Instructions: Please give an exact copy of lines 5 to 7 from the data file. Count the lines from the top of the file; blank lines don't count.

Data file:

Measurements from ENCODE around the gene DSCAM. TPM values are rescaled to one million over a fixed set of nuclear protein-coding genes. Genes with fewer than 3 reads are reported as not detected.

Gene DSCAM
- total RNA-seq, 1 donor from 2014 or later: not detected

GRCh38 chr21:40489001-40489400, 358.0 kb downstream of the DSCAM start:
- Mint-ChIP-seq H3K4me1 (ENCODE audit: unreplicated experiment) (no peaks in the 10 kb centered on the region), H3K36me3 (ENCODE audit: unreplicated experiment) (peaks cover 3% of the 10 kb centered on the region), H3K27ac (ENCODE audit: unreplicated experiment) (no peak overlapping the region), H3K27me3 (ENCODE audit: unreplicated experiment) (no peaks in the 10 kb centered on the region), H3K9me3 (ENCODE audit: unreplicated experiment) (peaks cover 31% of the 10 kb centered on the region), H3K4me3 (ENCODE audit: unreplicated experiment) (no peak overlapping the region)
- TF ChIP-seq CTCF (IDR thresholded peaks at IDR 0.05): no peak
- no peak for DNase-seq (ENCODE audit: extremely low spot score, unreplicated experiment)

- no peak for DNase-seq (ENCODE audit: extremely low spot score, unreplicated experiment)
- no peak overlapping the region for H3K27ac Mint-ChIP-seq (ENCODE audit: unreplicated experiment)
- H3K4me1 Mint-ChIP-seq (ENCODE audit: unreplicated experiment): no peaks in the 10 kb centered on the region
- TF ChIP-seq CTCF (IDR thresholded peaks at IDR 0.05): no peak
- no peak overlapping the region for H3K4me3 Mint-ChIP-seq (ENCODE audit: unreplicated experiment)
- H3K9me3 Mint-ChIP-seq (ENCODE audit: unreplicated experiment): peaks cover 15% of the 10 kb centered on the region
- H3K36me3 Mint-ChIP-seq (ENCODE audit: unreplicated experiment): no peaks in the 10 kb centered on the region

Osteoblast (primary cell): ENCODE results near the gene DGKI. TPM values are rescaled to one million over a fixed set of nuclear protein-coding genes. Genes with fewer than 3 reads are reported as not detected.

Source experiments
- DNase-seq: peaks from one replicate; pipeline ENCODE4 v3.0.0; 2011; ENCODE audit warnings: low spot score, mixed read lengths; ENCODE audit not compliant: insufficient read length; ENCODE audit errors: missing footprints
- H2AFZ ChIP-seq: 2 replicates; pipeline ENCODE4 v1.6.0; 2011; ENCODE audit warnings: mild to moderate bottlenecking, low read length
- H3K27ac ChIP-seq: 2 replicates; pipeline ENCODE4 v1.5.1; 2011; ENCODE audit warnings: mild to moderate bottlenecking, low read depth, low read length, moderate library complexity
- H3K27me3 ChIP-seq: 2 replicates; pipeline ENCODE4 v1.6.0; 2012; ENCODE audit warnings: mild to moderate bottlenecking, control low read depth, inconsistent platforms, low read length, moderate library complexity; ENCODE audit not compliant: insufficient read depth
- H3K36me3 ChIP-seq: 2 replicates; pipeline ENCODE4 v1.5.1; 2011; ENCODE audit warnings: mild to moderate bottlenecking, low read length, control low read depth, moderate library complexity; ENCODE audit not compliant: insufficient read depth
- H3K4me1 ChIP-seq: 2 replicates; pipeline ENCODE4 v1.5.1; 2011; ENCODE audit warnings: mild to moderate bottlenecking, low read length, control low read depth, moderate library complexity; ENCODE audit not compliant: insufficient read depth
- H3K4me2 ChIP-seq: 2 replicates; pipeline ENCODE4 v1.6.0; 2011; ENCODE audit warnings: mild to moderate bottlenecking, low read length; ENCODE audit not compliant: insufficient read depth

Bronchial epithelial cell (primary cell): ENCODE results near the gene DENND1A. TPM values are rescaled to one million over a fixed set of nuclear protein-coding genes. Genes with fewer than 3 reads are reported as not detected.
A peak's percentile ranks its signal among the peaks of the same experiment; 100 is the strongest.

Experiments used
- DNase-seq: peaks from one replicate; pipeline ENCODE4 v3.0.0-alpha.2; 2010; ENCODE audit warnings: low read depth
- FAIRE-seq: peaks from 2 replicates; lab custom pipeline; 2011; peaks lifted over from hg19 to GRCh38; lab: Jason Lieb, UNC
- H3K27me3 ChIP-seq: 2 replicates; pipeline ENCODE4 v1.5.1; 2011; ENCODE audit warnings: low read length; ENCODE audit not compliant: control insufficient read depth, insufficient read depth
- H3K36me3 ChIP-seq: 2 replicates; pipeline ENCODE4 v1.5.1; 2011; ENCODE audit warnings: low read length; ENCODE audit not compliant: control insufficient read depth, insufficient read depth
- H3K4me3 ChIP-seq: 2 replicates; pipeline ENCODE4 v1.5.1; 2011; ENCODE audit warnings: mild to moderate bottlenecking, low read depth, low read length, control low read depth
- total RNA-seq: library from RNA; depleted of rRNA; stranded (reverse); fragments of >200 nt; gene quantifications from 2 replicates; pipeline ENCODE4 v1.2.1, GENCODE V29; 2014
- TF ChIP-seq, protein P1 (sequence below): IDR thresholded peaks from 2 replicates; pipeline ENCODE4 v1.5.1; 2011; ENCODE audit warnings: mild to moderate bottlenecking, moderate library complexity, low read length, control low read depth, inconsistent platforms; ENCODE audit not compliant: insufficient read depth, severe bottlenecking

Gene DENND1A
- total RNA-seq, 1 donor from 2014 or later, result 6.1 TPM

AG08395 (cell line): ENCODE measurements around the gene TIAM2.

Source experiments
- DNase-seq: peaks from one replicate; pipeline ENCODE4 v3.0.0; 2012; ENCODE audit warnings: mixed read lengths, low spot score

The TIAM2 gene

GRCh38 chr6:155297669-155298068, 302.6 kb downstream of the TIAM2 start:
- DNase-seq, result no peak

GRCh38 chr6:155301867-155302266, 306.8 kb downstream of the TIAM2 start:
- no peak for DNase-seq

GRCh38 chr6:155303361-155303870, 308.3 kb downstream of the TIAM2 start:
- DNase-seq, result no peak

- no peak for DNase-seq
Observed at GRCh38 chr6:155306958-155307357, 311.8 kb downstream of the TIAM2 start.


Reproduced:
- Mint-ChIP-seq H3K4me1 (ENCODE audit: unreplicated experiment) (no peaks in the 10 kb centered on the region), H3K36me3 (ENCODE audit: unreplicated experiment) (peaks cover 3% of the 10 kb centered on the region), H3K27ac (ENCODE audit: unreplicated experiment) (no peak overlapping the region), H3K27me3 (ENCODE audit: unreplicated experiment) (no peaks in the 10 kb centered on the region), H3K9me3 (ENCODE audit: unreplicated experiment) (peaks cover 31% of the 10 kb centered on the region), H3K4me3 (ENCODE audit: unreplicated experiment) (no peak overlapping the region)
- TF ChIP-seq CTCF (IDR thresholded peaks at IDR 0.05): no peak
- no peak for DNase-seq (ENCODE audit: extremely low spot score, unreplicated experiment)